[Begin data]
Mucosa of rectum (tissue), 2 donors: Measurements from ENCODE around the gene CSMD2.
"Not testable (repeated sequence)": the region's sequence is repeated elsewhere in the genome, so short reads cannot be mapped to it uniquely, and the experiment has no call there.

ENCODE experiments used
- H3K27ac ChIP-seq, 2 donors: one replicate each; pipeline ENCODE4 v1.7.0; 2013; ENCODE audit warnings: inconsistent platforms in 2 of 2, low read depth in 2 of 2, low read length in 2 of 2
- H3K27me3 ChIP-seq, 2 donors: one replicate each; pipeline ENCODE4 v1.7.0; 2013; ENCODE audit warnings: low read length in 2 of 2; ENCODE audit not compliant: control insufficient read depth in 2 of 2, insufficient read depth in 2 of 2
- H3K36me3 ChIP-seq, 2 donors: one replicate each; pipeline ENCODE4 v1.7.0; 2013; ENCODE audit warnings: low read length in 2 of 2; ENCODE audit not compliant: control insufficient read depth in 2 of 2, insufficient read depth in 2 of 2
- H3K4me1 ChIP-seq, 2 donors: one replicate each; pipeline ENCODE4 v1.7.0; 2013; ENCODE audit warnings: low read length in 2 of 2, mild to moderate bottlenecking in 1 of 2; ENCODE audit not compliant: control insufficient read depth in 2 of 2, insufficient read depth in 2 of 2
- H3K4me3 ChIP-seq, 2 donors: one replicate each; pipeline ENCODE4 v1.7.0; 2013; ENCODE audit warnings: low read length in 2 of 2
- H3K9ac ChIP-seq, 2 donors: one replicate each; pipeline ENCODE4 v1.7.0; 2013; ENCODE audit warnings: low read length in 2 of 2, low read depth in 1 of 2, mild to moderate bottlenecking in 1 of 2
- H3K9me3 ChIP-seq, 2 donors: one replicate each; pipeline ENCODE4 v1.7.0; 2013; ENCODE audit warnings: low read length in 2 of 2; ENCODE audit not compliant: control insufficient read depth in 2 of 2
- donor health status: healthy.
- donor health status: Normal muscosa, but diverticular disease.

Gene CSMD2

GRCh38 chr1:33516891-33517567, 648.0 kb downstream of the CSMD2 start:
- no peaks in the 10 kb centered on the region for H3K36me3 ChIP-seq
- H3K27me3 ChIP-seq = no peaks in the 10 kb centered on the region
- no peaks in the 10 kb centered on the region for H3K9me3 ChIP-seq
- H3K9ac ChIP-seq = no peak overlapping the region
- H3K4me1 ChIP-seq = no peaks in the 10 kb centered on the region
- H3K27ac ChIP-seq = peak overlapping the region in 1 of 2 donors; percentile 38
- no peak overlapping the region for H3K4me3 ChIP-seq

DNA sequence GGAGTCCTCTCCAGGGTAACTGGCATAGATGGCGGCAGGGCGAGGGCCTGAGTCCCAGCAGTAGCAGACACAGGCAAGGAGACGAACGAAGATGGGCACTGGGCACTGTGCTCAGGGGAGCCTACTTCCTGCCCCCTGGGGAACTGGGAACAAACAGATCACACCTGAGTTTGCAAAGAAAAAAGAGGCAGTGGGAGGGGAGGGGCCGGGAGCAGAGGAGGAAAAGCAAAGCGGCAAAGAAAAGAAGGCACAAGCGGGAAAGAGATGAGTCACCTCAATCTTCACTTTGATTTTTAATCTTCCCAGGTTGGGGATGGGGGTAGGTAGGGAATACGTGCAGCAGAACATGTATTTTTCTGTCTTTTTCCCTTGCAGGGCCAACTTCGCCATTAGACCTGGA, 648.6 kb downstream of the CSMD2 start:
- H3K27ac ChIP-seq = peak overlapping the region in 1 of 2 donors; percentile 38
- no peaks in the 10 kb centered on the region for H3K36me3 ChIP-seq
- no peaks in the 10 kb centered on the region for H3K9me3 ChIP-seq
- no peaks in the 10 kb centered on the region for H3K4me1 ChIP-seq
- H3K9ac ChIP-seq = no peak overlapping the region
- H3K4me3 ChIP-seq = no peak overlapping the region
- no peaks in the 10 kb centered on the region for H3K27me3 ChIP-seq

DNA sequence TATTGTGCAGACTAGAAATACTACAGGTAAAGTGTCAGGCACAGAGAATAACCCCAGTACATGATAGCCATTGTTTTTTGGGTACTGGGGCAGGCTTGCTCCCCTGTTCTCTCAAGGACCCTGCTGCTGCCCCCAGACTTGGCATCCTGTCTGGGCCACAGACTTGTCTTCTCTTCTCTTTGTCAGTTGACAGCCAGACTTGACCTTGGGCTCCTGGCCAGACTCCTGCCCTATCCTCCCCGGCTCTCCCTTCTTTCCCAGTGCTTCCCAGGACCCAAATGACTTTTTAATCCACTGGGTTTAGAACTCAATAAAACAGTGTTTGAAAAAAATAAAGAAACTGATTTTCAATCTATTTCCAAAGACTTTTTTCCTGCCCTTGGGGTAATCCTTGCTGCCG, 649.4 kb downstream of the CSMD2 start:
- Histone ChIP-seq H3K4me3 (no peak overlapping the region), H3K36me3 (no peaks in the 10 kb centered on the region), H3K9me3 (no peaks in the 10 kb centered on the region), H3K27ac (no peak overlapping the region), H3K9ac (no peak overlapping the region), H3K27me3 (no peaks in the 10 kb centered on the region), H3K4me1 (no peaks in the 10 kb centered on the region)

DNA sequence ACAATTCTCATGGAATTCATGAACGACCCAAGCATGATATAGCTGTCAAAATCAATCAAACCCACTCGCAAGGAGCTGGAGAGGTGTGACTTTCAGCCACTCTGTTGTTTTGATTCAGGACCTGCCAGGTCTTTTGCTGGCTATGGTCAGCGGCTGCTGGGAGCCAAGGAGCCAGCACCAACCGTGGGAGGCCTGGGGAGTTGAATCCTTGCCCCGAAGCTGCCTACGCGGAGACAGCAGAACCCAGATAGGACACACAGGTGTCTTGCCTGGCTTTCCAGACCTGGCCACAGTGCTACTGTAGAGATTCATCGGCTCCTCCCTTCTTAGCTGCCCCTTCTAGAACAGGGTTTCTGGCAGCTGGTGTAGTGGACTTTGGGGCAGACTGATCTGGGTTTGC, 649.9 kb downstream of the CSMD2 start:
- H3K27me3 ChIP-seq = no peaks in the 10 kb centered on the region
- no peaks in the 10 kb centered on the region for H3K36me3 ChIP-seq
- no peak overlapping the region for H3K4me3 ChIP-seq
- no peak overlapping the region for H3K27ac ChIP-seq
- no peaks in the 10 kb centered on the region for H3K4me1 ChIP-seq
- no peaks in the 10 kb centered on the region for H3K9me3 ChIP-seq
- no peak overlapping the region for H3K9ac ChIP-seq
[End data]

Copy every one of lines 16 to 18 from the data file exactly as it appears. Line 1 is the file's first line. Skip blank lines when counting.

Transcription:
- H3K27me3 ChIP-seq = no peaks in the 10 kb centered on the region
- no peaks in the 10 kb centered on the region for H3K9me3 ChIP-seq
- H3K9ac ChIP-seq = no peak overlapping the region